Frequently Asked Questions About The Delta Covid Variant


As summer is in full swing, it is probably time to look back on the past year and figure out what went wrong and what to do next. For some things, there was nothing we could have really done better than what actually happened, like the expediency and veracity of the common vaccines on the market, or the way that they were distributed throughout the country. Then there are gray areas where people may be unsure what is supposed to happen now, or what could have been done better so that there isn’t a horrible repeat of the events of 2020 and early 2021. So, as a way to organize these questions, here are a few of the most important, and most frequently asked questions on the Delta Covid variant and other possible variants.

The Delta strain, or Delta variant as it is sometimes called, is different enough from the original Covid-19 that it is worrisome, especially to the doctors, nurses, and scientists in charge of keeping us safe. People aren’t really sure when a variant appears just how different it will be from the original strain, which can cause a lot of confusion and worry because if the strain has enough differences, it can mean a new and deadly wave of cases could travel across borders and into homes and families. Delta is one of those strains, which have a stronger than average reaction, as well as being able to resist the effects of the Coronavirus vaccines than the original. This is what makes it very dangerous though. The Delta variant is much more easily transmitted from person to person, leading to a lot more cases in a short amount of time. While not much more durable against the vaccine than Covid-19, that little extra strength means that the variant can infect people who have already been vaccinated. Comparatively, about ninety-five percent of the time Moderna will stop Covid-19 in its tracks, which is excellent, but against the Delta strain, that percentage drops to only about eighty-eight, a seven percent drop, not massive but not nothing either, and if this variant is allowed to spread, it could mean the return to the older more strict rules and regulations we only just stopped using. Another big question people are asking is how likely it is that the Delta variant will overtake and become the dominating strain of coronavirus here in the United States.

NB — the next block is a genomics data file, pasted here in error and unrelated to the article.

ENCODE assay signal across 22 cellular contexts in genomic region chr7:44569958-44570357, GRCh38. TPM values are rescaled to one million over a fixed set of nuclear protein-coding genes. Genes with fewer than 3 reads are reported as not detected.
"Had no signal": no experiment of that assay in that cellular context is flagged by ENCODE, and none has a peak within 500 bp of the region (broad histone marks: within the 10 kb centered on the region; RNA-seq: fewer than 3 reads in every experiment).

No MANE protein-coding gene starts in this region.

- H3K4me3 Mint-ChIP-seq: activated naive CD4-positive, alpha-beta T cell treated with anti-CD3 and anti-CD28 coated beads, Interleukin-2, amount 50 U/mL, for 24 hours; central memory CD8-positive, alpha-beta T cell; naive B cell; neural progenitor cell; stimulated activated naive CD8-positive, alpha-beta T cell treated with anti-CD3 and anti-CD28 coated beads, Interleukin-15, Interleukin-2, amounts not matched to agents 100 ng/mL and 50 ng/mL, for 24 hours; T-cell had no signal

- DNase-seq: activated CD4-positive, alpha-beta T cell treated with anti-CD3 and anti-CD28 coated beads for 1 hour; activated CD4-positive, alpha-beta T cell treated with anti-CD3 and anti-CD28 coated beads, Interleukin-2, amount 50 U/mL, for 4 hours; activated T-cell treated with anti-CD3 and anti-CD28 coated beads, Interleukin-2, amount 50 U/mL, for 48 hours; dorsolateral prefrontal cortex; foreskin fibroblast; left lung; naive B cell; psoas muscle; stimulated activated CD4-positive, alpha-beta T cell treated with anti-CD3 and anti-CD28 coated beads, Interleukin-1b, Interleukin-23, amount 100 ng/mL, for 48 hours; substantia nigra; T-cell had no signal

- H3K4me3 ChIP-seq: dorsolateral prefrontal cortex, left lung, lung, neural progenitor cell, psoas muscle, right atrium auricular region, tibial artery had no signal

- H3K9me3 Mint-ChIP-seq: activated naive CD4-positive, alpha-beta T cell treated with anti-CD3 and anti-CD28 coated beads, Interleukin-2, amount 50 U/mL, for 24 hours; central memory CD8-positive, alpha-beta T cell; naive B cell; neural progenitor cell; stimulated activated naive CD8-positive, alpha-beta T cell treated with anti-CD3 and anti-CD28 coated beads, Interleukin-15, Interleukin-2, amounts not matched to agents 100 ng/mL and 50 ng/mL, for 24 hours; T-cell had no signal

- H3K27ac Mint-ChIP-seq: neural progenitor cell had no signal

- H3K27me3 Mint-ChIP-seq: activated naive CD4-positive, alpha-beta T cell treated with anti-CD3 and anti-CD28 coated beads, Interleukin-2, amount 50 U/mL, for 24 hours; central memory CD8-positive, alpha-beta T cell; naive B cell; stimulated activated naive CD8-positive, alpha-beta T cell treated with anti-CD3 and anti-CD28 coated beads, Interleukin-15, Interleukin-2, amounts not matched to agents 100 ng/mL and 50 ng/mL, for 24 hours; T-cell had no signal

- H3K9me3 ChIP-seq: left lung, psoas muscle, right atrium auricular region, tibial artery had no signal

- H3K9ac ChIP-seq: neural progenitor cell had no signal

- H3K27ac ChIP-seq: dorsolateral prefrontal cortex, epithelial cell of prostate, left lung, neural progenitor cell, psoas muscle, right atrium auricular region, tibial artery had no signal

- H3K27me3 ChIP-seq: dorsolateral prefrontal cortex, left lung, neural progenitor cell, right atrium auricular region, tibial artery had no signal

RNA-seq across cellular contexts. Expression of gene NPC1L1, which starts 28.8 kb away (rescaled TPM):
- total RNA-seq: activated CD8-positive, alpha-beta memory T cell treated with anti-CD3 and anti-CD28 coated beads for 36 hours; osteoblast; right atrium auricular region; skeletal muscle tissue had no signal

The answer to that question is, as sad and horrible as it might be, fairly likely. There are already strong pockets of the disease moving throughout the country, in several states, and the amount of people who have the vaccine, which is the strongest counter we have even if it is not as good against this virus as the original, there is a massive risk that within the next few months, Delta will overtake Covid-19 in active cases in the United States. What’s more, this variant is part of a quartet of stains, Alpha, Beta, Gamma, and Delta, that pose some of the greatest risks to the world’s chance of combatting this disease. More than anything, this is a case where we must show unity, and the strongest way to fight off these strains and variants is to get the vaccine, all necessary doses and to keep ourselves informed.

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